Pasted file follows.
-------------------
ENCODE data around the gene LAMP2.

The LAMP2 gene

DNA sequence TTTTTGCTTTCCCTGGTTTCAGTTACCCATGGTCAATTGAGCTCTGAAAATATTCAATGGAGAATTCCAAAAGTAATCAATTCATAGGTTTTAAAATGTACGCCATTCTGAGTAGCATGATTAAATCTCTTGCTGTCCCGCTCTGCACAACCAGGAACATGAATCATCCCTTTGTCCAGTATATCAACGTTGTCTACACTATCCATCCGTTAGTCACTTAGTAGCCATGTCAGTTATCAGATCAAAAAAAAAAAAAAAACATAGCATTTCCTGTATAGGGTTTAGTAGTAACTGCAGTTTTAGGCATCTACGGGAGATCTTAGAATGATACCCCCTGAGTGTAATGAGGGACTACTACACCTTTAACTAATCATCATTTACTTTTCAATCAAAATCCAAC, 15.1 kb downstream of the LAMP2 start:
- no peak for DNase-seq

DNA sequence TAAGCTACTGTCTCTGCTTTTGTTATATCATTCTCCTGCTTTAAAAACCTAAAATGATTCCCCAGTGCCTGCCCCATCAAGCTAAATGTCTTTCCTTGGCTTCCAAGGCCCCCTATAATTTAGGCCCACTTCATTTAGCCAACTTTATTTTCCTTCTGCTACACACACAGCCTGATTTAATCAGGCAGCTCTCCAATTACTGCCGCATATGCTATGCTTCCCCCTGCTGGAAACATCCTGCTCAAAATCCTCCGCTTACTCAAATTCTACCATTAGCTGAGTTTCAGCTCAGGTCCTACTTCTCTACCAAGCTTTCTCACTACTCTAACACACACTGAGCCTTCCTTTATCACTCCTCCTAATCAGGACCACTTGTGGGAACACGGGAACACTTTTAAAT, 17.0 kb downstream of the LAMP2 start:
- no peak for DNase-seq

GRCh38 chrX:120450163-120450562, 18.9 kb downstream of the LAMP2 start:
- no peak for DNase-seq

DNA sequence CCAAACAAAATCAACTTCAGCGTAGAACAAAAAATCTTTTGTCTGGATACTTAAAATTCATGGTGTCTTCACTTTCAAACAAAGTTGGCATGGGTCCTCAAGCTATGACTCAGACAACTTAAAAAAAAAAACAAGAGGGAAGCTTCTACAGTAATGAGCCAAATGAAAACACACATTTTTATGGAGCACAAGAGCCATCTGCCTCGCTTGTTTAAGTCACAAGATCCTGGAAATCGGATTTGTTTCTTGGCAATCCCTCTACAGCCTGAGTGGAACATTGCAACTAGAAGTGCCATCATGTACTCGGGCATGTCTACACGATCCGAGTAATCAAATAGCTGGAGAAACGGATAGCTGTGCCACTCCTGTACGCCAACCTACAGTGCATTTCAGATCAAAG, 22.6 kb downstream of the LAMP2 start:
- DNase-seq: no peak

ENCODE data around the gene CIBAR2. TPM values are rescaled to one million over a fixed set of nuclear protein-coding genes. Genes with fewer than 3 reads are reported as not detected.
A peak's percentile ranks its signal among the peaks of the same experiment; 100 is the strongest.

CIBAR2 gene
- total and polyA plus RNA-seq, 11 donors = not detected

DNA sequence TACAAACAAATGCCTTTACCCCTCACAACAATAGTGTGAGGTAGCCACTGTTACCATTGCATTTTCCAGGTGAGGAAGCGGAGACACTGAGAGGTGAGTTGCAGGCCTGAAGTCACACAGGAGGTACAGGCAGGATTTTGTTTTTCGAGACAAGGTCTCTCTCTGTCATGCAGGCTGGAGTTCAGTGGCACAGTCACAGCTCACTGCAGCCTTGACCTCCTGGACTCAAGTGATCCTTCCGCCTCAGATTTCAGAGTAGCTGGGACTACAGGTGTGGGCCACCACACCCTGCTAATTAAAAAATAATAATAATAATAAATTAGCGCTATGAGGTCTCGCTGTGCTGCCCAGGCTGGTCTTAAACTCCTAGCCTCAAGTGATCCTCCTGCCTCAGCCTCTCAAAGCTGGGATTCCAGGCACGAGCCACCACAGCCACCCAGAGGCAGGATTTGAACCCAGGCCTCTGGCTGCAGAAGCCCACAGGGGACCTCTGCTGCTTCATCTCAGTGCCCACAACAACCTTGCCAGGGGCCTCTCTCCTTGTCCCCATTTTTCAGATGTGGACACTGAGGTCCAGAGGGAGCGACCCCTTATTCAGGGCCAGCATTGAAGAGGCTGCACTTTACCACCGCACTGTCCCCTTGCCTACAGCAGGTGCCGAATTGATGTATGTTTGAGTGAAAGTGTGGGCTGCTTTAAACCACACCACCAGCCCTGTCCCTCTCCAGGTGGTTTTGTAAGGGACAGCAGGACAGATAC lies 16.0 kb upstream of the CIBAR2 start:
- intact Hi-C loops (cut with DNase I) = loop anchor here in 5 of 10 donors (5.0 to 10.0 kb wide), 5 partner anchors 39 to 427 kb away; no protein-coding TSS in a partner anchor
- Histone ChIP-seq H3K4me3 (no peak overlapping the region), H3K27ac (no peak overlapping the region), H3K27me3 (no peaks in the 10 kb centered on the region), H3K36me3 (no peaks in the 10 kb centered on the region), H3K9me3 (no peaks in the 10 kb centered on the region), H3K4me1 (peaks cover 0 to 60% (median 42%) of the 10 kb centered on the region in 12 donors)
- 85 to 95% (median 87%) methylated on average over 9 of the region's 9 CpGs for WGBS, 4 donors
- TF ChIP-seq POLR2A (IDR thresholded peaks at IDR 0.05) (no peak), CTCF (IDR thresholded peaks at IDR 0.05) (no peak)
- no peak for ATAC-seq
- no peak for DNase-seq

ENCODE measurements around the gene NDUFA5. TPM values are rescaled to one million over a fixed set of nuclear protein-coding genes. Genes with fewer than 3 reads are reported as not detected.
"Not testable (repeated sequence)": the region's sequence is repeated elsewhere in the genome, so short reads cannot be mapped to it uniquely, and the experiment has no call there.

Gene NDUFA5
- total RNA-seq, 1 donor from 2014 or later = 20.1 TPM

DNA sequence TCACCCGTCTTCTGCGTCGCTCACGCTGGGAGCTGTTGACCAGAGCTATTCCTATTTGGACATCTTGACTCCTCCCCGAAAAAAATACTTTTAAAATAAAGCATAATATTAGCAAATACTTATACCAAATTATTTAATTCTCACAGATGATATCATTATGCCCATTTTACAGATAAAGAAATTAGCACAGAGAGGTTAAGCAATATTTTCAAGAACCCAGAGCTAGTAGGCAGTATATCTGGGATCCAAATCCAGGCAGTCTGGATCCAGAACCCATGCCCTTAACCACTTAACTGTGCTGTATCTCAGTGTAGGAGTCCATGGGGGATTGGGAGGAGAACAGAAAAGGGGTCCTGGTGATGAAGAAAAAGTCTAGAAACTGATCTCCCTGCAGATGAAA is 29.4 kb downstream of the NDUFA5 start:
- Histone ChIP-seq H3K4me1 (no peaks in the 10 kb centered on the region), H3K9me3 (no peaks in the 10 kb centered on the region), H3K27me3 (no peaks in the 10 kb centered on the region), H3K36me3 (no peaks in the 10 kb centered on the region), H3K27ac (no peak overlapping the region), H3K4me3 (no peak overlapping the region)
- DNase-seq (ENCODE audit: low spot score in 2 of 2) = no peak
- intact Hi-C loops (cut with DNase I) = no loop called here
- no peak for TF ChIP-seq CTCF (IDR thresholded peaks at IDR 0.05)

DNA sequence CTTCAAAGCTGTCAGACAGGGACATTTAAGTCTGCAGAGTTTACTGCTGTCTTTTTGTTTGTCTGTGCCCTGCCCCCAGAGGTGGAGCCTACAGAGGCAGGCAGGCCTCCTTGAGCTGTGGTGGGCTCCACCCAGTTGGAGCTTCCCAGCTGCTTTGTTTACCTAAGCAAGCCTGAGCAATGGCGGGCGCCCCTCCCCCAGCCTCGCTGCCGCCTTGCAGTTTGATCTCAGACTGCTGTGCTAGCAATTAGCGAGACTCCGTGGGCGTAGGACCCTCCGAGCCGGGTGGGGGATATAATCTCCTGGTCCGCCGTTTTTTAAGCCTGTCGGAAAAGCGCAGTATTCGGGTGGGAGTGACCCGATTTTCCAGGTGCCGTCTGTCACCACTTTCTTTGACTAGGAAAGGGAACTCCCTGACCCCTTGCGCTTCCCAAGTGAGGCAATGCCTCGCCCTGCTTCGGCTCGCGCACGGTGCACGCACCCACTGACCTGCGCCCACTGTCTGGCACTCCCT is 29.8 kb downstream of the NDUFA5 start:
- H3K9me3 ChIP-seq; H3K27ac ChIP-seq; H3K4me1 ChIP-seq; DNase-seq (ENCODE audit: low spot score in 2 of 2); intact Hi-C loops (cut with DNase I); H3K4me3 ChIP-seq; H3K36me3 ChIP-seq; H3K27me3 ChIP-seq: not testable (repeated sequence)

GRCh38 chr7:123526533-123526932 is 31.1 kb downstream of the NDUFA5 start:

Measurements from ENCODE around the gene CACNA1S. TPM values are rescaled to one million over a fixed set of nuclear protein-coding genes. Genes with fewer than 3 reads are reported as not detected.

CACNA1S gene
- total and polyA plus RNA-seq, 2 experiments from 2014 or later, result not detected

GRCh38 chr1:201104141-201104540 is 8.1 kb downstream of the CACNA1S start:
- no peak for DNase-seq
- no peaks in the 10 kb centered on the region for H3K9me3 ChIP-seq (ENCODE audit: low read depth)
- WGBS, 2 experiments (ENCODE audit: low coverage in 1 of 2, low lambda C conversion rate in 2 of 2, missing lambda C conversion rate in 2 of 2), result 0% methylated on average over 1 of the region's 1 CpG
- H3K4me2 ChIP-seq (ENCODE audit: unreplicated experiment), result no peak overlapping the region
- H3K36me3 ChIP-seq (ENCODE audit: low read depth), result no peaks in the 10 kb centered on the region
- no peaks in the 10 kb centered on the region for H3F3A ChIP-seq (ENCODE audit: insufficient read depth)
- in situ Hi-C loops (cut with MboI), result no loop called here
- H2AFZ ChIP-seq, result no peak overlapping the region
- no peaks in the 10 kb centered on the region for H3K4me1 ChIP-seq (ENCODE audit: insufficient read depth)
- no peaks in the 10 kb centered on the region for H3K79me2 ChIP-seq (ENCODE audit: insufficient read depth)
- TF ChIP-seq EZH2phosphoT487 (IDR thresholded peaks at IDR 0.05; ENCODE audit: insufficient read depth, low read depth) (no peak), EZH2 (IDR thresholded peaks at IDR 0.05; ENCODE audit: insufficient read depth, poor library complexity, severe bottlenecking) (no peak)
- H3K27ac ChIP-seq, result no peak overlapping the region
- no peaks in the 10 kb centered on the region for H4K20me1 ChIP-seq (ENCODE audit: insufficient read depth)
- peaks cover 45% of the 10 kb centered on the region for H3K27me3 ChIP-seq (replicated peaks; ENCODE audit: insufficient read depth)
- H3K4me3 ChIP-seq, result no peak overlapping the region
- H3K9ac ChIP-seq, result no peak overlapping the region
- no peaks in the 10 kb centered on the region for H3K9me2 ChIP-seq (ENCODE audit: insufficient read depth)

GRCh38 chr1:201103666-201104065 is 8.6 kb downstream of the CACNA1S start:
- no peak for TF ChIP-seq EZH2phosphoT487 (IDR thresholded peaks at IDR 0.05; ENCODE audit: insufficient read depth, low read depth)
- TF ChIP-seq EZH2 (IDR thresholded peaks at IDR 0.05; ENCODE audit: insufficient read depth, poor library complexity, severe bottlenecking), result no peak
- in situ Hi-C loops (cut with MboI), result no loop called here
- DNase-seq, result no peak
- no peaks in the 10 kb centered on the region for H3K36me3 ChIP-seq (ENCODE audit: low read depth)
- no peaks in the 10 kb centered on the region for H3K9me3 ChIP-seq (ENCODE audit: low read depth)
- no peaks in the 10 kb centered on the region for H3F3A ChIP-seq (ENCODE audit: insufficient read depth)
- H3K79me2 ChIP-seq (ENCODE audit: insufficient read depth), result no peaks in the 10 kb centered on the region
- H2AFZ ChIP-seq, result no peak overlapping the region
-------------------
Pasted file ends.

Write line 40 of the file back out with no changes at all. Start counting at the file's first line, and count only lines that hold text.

- WGBS, 2 experiments (ENCODE audit: low coverage in 1 of 2, low lambda C conversion rate in 2 of 2, missing lambda C conversion rate in 2 of 2), result 0% methylated on average over 1 of the region's 1 CpG